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Grandmother wins damages for injury inflicted by police in aftermath of London riots

A 51-year-old grandmother from Hayes in Middlesex has been awarded £27,000 in damages after she sustained a permanent shoulder injury as a result of heavy-handed policing following the London riots in 2011.

The woman, who works as a legal assistant, had a slipped a disc. She suffered excruciating pain when her arm was twisted behind her back by officers who ignored her cries for help, made racist remarks and went on to deny her medical attention.

On 13 August 2011 following the riots, police raided the woman’s son’s house in Hayes, searching for stolen goods. Her son, who was later cleared of any wrongdoing, called his mother to let her know and ask that she pick up her two grandchildren as soon as possible so that they would not have to witness the search.

On arrival at his house five minutes later, she was greeted with a hostile reception by the police officers conducting the raid. They were in the process of arresting her son’s girlfriend (who later successfully sued the police) and his cousin, and told her the children were no longer there. As she stood by, she was told that she was in the way, was asked to move and was pushed by an officer. On objecting that she was doing nothing and was not obstructing them, she was grabbed by a male officer who twisted her arm up behind her back and handcuffed her so tightly the handcuffs cut into her wrists. She screamed in pain and explained that she had a slipped disc in her back but was told to “shut up”.

She was unable to stand because of the pain she was in and despite screaming “my arm, my arm”, was ignored as police searched her, making jokes and taunting her. She was then dragged up by her injured arm and thrown into the police van while officers made derogatory and racist remarks, implying she was acting up because she was a “typical, loud black woman”.

Throughout the drive to the police station and whilst she was being booked into custody she continued to cry in pain, feeling nauseous and sweating because of the agony she was in. After being accused of a public order offence and of “lashing out” at an officer, she was finally able to see a Forensic Medical Examiner (FME) who refused to examine her because as a result of her pain she had wrongly stated she had a C5/C6 prolapsed disc, rather than a C6/C7, which the FME believed would prevent her from standing up. Paramedics were eventually called and she was taken to Hillingdon Hospital for treatment.

The woman was ultimately never interviewed by police and, after she refused to pay a penalty ticket issued by the police, no criminal proceedings were pursued against her. She has now been left with a permanent injury to her shoulder which causes her pain and prevents full use of her arm.

The woman, who wishes to remain anonymous, says: “I was shocked at the behaviour of the police. I was at my son’s house to take care of the children but was immediately treated as if I had committed a crime. I was arrested despite doing nothing wrong and left in agony. I couldn’t even stand because of the pain I was in, yet officers did nothing to help and instead insulted me and implied I was putting it on. I have now been left with permanent shoulder problems as a result.”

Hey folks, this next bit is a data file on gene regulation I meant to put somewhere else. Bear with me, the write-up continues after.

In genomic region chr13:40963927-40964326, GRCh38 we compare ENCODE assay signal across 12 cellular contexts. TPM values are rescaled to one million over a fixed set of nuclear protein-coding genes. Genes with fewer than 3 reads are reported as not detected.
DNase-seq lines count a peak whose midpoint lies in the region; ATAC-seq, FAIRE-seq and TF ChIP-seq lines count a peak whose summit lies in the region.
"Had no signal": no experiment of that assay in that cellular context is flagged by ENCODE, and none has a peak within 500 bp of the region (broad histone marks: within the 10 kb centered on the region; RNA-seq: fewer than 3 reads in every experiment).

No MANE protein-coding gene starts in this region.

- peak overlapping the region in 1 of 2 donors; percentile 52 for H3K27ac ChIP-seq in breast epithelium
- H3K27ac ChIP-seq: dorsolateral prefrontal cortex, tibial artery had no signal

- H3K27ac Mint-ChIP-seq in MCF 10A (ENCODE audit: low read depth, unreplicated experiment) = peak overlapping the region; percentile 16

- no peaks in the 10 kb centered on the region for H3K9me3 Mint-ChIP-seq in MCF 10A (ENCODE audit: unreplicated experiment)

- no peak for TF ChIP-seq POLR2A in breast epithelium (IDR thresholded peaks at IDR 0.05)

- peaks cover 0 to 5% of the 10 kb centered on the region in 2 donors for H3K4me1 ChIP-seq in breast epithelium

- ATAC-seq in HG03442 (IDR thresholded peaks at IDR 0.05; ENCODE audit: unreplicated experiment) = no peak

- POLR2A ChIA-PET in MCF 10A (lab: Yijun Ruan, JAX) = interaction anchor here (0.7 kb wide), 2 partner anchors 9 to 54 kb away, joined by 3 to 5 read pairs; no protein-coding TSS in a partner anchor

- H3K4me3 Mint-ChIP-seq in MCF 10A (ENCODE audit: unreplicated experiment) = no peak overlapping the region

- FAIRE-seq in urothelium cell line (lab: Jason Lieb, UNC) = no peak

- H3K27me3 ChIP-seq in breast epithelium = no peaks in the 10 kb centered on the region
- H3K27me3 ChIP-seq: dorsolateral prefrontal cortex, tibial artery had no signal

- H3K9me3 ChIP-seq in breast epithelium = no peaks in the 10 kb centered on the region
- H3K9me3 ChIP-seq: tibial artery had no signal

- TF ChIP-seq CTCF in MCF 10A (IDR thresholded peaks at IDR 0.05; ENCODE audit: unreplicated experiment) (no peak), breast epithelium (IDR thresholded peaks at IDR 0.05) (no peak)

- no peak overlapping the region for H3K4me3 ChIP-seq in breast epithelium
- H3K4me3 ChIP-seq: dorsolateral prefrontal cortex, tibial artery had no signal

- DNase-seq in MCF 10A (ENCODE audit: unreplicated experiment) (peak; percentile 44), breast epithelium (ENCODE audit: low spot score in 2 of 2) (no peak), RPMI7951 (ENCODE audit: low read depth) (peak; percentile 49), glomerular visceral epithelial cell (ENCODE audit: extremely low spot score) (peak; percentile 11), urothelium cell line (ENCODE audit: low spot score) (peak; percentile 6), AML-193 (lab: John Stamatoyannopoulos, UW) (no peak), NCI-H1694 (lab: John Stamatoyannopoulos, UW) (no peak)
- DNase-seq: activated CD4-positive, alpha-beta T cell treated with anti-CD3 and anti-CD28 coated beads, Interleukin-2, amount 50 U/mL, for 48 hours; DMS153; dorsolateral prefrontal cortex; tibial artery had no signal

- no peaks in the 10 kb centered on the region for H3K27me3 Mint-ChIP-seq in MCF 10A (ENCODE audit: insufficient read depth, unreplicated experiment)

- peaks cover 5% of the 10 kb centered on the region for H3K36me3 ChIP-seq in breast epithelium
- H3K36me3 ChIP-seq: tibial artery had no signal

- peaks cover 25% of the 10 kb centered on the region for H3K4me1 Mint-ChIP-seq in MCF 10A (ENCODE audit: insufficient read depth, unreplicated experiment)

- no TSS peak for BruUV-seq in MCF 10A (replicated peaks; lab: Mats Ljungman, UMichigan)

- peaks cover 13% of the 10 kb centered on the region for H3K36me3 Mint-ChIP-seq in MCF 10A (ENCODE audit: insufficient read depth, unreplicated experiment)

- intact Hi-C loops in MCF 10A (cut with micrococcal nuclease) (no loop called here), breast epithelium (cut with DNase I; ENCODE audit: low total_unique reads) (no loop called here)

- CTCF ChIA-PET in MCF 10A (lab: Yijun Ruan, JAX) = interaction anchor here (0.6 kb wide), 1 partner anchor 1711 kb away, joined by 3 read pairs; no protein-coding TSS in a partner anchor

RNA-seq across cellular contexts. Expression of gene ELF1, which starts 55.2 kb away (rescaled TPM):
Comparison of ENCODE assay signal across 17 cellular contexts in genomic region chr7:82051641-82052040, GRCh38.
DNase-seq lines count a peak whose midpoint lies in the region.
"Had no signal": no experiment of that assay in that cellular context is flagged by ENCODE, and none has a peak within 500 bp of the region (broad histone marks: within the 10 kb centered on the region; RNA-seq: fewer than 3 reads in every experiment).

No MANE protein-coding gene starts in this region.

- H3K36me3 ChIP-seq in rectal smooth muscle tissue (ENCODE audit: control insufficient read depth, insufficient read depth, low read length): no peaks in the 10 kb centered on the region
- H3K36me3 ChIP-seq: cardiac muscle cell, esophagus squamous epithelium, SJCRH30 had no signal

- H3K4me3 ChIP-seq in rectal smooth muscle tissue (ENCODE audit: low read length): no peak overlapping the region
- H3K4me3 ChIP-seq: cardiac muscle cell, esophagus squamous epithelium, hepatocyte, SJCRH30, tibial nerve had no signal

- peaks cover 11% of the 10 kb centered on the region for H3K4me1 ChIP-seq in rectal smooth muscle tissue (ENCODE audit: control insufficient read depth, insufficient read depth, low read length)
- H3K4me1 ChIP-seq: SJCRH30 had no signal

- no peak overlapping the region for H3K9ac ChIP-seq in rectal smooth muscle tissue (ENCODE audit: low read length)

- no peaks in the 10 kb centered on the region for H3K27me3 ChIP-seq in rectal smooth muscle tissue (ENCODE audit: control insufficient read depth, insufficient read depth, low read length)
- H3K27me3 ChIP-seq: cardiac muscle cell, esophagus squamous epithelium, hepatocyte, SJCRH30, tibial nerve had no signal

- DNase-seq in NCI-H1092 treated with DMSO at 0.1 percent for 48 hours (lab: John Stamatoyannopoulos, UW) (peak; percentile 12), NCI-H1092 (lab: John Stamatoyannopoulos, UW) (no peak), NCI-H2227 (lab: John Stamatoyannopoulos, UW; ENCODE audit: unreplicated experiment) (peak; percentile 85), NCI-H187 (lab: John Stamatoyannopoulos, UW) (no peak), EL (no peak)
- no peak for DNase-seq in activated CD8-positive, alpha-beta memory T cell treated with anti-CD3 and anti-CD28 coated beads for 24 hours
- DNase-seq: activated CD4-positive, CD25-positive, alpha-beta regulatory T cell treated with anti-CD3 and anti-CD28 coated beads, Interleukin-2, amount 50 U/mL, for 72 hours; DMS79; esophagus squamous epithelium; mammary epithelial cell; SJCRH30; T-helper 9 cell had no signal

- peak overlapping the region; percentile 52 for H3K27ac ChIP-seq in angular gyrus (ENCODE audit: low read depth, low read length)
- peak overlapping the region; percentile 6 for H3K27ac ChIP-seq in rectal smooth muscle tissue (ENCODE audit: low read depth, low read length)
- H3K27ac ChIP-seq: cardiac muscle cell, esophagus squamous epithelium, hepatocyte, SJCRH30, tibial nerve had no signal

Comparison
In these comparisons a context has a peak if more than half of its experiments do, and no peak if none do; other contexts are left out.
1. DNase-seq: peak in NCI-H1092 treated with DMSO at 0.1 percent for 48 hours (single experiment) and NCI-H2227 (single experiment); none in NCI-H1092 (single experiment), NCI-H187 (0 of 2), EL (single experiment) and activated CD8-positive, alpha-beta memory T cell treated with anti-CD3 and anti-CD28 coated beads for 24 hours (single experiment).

Natalie Sedacca, a solicitor at Hodge Jones & Allen, the civil liberties law firm that specialises in actions against state organisations, brought the claim against the Metropolitan Police Service for assault. She says: “My client did nothing wrong and was trying to help out family members who, though innocent of any crime, were being targeted by police in the aftermath of the London riots.

“She was subject to abusive and racist remarks and physical mistreatment that has left her with a permanent injury. It was clear from her protests and her demeanour that she was in agony and required medical attention but police ignored her pleas and taunted her. Whilst we welcome settlement in this case, it is frustrating that it has taken so long to gain redress. It is also concerning that the complaints against the officers were not upheld, meaning that no disciplinary or criminal action has been taken against any officer as a result of this incident.”

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Notes to editors:

Hodge Jones & Allen LLP was founded in 1977 in Camden and has 200 staff based in Euston NW1. The firm practices personal injury, clinical negligence, civil liberties, family law, wills and probate, housing, dispute resolution, criminal defence and serious fraud.

The Civil Liberties team at Hodge Jones & Allen is one of the UK’s foremost teams in bringing actions against the police and state authorities. The team has a track record of holding authorities to account, including police forces, the Independent Police Complaints Commission, the Prison Service, Coroners, the Ministry of Defence, the Crown Prosecution Service, immigration detention centres and healthcare providers.